Speeding sports: Fitness and gym boom to fuel 6.9% CAGR growth in dietary supplements

By Kacey Culliney

- Last updated on GMT

© Getty Images / Lisa_16
© Getty Images / Lisa_16
A burgeoning interest in fitness, sport and healthier lifestyles across Latin America will drive dietary supplement demands, presenting huge opportunity for new entrants and domestic players in particular, says an expert.

In 2016, Latin America's nutrition and dietary supplement market was valued at US$22.01bn, according to Grand View Research, and forecasts suggest the market will more than double to US$47.5bn by 2025, growing at a CAGR of 8.8% between 2018-2025. Latin America's sports nutrition space was pegged at US$777m in 2017, the research firm said, and should grow at a CAGR of 9.7% over the forecast period.

Essential nutrients 'in small amounts'

Functional food currently holds the lion's share of Latin America's nutrition and dietary supplements market, representing 81.8% in 2017, but demand for dietary supplements will rise, according to Grand View Research. Representing just 18.13% of the market in 2017, dietary supplements would grow at a CAGR of 6.9% between 2018-2025, largely driven by sports nutrition, the research showed.

“Rising sale volumes of sports nutrition products, on account of increasing prevalence of fitness and gymnasiums, is expected to boost the demand for dietary supplements,” ​said Ananya Bhandari, senior research analyst for medical devices and healthcare IT at Grand View Research.

“In addition, dietary supplements provide more essential nutrients in small amounts, in comparison to functional foods,” ​Bhandari told NutraIngredients-LATAM. So, whilst demand for fortified energy drinks made with whey and egg ingredients were on the rise among sports athletes and gym professionals, these consumers would also seek out dietary supplement nutrition, she said.

Interest in supplements, she said, would also be bolstered by other consumer groups as many Latin Americans sought out healthier lifestyles, propelled by various healthy eating government campaigns.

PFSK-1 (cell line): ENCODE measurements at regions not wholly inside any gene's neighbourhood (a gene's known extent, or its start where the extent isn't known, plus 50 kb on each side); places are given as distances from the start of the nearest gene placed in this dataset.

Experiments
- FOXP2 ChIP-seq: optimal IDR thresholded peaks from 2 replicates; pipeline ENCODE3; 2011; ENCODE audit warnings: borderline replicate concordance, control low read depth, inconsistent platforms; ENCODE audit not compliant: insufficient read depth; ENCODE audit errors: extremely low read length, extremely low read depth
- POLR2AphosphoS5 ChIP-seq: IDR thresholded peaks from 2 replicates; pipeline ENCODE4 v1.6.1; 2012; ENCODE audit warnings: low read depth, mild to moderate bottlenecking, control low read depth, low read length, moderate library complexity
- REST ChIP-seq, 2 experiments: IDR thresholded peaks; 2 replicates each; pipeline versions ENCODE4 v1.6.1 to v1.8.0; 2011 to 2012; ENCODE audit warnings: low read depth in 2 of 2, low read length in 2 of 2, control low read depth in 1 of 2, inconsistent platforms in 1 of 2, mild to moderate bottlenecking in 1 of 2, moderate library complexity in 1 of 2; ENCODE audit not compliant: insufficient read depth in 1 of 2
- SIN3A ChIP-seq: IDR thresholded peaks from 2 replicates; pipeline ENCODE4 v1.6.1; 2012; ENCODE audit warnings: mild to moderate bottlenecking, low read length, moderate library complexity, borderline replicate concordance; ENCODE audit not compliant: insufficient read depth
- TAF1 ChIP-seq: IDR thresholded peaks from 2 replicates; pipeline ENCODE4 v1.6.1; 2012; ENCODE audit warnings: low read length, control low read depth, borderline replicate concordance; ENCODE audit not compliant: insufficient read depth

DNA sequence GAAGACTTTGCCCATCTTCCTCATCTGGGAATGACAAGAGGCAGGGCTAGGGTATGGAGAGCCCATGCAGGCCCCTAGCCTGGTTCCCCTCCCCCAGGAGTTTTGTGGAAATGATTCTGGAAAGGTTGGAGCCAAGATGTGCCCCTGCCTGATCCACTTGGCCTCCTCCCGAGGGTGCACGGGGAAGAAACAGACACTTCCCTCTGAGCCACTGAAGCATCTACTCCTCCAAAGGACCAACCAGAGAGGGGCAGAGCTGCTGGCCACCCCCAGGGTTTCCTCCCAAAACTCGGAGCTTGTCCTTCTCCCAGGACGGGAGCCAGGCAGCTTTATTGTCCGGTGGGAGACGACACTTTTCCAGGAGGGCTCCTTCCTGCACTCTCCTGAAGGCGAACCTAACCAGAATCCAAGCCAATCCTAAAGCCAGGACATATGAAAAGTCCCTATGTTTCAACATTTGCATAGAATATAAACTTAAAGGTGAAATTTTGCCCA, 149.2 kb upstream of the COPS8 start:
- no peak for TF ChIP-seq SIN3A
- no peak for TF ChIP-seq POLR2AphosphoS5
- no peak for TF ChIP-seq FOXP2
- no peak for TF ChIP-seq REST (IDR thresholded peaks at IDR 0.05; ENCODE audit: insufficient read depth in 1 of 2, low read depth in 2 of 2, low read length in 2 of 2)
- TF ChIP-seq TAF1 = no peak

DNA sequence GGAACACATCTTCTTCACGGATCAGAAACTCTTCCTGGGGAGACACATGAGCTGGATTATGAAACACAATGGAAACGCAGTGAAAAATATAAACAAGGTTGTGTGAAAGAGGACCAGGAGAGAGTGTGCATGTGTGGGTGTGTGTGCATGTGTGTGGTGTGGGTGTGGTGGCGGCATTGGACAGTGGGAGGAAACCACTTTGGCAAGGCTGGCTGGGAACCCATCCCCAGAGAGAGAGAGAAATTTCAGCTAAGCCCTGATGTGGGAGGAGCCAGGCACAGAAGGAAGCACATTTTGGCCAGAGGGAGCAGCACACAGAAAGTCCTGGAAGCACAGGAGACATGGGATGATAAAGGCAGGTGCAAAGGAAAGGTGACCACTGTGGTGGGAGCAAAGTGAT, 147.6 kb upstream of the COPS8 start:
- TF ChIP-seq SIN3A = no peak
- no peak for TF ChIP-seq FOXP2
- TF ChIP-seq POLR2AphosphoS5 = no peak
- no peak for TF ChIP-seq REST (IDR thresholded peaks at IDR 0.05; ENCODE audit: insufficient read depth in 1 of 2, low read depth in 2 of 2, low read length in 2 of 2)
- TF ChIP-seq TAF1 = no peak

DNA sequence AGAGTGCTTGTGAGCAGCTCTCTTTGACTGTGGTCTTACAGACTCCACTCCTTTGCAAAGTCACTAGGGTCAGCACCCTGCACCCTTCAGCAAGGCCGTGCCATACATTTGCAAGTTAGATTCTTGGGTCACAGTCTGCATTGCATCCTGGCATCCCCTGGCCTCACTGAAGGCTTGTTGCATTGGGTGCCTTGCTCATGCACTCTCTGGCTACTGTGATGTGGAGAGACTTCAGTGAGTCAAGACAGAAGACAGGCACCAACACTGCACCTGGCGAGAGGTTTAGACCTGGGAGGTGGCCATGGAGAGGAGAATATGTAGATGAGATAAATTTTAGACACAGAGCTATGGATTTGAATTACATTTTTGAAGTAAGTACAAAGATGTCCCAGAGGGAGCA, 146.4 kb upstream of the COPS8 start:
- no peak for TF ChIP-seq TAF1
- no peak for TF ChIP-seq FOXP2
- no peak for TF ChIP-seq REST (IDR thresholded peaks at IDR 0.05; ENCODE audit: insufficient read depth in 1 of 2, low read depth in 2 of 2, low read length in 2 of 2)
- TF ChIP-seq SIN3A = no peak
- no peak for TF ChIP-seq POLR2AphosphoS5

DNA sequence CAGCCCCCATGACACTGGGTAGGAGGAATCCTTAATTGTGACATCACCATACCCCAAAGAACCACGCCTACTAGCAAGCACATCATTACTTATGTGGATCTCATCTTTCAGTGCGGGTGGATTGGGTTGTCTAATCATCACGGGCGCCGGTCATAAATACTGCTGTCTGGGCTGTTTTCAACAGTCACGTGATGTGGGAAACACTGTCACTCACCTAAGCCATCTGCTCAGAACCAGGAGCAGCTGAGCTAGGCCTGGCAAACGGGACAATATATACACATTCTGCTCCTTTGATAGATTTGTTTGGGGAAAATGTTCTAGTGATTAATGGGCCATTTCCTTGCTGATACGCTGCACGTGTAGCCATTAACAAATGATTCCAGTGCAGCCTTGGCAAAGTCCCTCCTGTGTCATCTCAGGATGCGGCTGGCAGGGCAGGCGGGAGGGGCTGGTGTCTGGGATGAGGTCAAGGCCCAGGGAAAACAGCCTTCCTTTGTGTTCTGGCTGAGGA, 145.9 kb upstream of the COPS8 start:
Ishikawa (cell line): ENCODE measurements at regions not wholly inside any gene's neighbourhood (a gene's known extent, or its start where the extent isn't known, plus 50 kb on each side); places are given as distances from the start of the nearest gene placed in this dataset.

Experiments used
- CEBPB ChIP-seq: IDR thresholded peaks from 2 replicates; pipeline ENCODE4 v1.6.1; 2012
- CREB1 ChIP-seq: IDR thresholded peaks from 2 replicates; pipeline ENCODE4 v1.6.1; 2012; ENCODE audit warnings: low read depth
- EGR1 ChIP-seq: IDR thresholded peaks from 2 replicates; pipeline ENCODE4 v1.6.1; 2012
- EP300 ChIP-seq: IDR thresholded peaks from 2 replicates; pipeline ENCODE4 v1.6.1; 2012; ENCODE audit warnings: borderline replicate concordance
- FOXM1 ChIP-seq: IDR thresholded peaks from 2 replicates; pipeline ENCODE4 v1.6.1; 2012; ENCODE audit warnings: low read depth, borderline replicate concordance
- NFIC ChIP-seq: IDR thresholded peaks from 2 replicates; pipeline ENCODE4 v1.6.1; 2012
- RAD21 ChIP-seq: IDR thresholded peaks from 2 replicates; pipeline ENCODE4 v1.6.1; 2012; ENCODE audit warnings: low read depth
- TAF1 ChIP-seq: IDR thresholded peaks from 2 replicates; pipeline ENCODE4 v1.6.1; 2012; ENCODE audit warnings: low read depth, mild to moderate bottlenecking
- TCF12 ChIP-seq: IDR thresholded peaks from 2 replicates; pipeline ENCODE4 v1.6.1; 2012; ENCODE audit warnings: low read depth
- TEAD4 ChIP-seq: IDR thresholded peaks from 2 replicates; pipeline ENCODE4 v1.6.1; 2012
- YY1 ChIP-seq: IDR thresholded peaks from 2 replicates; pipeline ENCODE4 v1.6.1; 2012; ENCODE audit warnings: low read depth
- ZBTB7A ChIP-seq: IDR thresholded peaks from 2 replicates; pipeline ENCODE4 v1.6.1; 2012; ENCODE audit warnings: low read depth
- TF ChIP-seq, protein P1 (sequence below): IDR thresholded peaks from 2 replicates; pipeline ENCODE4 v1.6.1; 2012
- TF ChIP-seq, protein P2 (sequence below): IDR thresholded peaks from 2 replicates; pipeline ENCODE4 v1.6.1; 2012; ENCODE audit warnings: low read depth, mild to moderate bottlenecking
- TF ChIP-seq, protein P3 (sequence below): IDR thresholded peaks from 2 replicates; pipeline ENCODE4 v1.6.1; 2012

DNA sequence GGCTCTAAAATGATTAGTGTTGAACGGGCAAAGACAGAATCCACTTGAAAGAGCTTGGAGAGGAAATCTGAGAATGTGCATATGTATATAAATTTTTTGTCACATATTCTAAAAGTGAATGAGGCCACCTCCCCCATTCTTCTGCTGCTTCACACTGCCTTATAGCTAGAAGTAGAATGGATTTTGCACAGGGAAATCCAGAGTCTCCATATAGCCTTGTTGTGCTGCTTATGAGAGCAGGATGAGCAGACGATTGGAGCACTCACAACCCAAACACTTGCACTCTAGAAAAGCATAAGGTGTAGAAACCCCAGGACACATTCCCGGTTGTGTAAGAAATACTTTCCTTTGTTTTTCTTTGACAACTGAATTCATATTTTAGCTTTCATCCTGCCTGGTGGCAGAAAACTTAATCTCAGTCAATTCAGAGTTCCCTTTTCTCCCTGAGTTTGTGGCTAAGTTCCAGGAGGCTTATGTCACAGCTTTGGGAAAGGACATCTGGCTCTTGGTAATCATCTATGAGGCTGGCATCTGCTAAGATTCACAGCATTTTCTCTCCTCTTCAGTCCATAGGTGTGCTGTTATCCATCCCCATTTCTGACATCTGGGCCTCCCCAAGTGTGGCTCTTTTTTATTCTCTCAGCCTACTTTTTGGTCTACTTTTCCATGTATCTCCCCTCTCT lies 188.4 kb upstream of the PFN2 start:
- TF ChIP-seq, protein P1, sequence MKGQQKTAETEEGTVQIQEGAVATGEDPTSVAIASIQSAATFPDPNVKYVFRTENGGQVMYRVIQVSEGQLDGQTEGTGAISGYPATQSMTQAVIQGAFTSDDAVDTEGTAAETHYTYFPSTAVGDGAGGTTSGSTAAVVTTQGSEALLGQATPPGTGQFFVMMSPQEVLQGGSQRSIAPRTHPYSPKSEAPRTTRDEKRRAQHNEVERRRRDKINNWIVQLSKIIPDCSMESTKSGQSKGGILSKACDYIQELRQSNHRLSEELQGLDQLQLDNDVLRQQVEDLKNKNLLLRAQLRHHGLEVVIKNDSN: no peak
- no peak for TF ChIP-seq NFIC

Herbals for adults

Echinacea Supplements © Getty Images evgenyb
Echinacea flowers and supplements. Image © Getty Images / evgenyb

This presented very specific opportunities for herbal supplements and those containing phytochemicals that could duplicate all the benefits derived from the whole plant, Bhandari said.

“A pursue of a more natural approach to health promotes consumption of new and traditional herbal supplements, together with the use of phytotherapeutics,” ​she said. “Manufacturers will have to focus on expanding their herbal supplement products to meet the demand of consumers.”

Functional foods containing phytochemicals, she said, often presented “confusing messages related to the nutrient content” ​and so in this instance supplements could be favored.

Bhandari said region-wide health problems like obesity, high fat and sugar diets and sedentary lifestyles would also spur demand for dietary supplements, particularly those viewed as “digestive support remedies”.

Adult nutrition presented the biggest opportunities overall, she said, given the rise in geriatric population coupled with an increasing prevalence of cardiovascular diseases. Capturing this diverse market, she said, required an established e-commerce platform to widen customer reach, as well as a broader product portfolio.

Challenging environment, 'huge opportunities'

Supplements © Getty Images Pat_Hastings
© Getty Images / Pat_Hastings

Bhandari said there was plenty of growth promise for Latin America's nutrition and dietary supplement market and it was specifically “highly favorable for new entrants”.

However, she said market entry and growth would not be without its challenges.

“The regulatory environment for dietary supplements in Latin America is complicated, embodying more than 30 countries without harmonized regulation,”​ she said. Companies therefore had to understand local regulations and be aware of entry costs with each new market - “the biggest challenge faced by nutrition and dietary supplement manufacturers”.

Marketing costs were also higher, she said, because retailers had now started to impose “pay-to-stay fees”​ as competition increased. “Many retailers have started imposing these fees, forcing brands to pay more which results in altering the cost structure of the products which can restrict the growth in the forecast period.”

Beyond this, Bhandari said the market remained “highly fragmented”, ​governed by both domestic and international players  – the latter of which represented 30% of the market value in 2017: the likes of Herbalife, Pfixer, Bayer, Merck, Sanofi, GlaxoSmithKline and Amway.

However, oversees brands were expected to “lose their share in the coming years”, ​she said, due to changing consumer loyalty towards local brands because of the associated high costs with international products.

“The market creates huge opportunities for domestic players because of the continuous increase in life expectancy, greater attention to quality and rising inclination towards low-priced products,”​ she said.

To access the report, please click HERE​. 

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